The accusations against Columbia International University president Mark Smith were shocking enough — a former university general counsel alleging that Smith covered up rampant sexual harassment and bigotry by his son when they were both employed by another religious college.
With the allegations against Smith and his son, Doug Smith, still reverberating at the university, alumni have gone public with other stories about a long-standing climate of sexual harassment and assault. How the former Columbia International president Bill Jones would stroke the hair of students and tickle them without permission. How professors there would do everything from kiss students’ foreheads to pass on rumors they had dated “too many men.”
One faculty member sexually assaulted a student, a graduate alleges.
While the university maintains administrators were ignorant of these allegations, and indeed the graduates said they did not report them at the time, they reinforce an image of religious institutions that many have tried to shake: that sexual misconduct at best goes ignored, and worst, is knowingly dismissed.
Outcry began with the revelation that Mark Smith had been sued by the former general counsel of Ohio Christian University, where he was president for more than a decade.
Jeremy Davitz, the university’s former lawyer, alleged in a federal lawsuit that he was charged with investigating Doug Smith’s widespread misconduct, which included sticking his fingers in the mouth of a student with whom he worked. It was what Doug Smith called a “slut test,” Davitz alleged in court documents — had the woman closed her mouth, she would be considered a slut.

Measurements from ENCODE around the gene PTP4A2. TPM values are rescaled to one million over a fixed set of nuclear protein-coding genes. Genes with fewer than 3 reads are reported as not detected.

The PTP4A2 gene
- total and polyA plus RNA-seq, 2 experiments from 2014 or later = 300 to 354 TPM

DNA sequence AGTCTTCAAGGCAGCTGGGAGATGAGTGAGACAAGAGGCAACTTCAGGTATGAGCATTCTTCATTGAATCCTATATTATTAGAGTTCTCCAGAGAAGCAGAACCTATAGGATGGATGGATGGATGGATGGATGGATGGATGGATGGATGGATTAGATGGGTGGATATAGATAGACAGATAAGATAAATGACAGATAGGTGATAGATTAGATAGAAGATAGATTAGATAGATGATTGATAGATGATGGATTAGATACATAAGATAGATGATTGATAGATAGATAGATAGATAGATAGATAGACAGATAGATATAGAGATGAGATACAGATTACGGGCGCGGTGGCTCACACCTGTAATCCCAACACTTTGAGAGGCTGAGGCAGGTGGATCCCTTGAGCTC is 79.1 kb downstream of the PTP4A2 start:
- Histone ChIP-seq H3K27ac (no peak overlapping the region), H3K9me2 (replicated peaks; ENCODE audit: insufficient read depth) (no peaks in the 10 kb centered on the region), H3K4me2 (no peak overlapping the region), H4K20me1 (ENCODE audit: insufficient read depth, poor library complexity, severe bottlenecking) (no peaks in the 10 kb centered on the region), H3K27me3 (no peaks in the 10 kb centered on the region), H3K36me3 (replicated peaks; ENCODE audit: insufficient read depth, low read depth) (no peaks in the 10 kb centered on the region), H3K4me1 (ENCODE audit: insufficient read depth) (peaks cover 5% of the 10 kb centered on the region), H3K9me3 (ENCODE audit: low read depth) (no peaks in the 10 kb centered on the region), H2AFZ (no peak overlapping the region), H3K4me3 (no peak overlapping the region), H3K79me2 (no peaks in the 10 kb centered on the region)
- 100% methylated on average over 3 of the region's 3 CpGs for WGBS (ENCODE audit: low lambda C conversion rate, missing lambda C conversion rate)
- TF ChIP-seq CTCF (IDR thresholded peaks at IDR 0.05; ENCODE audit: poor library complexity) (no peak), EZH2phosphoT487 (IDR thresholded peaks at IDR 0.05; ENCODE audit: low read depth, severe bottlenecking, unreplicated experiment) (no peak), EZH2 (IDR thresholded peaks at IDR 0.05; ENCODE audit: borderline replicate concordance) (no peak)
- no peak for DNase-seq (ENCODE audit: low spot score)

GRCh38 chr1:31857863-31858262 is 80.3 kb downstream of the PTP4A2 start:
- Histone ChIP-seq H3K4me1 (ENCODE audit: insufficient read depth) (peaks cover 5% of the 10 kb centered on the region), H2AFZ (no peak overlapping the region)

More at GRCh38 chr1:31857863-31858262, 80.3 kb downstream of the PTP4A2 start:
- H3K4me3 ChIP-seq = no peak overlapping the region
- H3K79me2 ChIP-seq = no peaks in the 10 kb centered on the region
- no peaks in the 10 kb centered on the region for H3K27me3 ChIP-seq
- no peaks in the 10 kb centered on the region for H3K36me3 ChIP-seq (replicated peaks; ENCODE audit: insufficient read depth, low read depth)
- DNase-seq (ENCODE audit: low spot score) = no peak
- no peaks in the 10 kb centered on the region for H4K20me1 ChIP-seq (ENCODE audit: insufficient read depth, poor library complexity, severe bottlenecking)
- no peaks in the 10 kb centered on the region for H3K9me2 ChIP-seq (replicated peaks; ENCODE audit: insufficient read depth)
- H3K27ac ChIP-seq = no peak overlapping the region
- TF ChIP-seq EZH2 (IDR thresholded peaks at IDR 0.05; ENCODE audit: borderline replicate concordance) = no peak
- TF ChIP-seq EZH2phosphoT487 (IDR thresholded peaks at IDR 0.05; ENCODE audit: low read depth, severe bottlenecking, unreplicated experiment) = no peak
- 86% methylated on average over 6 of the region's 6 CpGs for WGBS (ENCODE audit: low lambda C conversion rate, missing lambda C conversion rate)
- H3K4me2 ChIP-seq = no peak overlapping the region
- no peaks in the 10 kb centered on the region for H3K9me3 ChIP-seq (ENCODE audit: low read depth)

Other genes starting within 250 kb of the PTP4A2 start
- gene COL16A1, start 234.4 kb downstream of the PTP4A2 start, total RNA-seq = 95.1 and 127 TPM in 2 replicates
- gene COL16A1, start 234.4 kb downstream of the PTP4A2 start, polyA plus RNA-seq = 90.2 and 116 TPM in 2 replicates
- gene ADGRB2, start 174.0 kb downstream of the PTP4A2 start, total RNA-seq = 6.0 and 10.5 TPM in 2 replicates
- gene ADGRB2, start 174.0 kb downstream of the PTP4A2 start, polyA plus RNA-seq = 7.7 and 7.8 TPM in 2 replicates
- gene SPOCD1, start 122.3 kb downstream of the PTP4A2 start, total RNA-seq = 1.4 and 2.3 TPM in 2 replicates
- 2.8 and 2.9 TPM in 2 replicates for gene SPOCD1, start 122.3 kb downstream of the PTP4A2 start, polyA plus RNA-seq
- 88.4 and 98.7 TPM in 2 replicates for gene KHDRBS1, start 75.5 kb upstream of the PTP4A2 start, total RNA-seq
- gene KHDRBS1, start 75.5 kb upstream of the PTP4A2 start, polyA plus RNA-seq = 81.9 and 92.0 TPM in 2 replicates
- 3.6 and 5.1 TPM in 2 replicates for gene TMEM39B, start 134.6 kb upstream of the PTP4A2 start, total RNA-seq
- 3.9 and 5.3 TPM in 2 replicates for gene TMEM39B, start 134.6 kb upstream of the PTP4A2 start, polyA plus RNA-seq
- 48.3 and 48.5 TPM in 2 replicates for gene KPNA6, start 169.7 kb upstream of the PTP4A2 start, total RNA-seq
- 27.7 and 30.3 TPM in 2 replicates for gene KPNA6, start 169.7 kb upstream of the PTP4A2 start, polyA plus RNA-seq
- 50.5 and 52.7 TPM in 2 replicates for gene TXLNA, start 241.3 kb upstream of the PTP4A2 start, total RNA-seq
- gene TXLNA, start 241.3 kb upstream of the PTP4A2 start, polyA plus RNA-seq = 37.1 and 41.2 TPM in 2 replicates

Doug Smith allegedly also made homophobic, racist and anti-Semitic comments and covertly photographed women’s backsides and posted the images on social media. When Davitz informed Mark Smith of his son’s behavior and told him Doug would need to be fired, Davitz alleged that the president screamed at him and threatened to sue both him and Ohio Christian.
Shortly after, Mark Smith stripped Davitz of his responsibilities, disparaged him to the Ohio Christian Board of Trustees and eventually fired him in retaliation, he alleges.
Around that time, Mark Smith resigned from the institution and was named president of Columbia International, despite his contract with the first institution allowing him to remain there until 2025.
Ohio Christian has declined to comment on Davitz’s lawsuit. And Columbia International has said it vetted the president and his son before they were hired.
Local press has reported in depth on the lawsuit, including that Doug Smith now works at Columbia International, though in what capacity is unclear.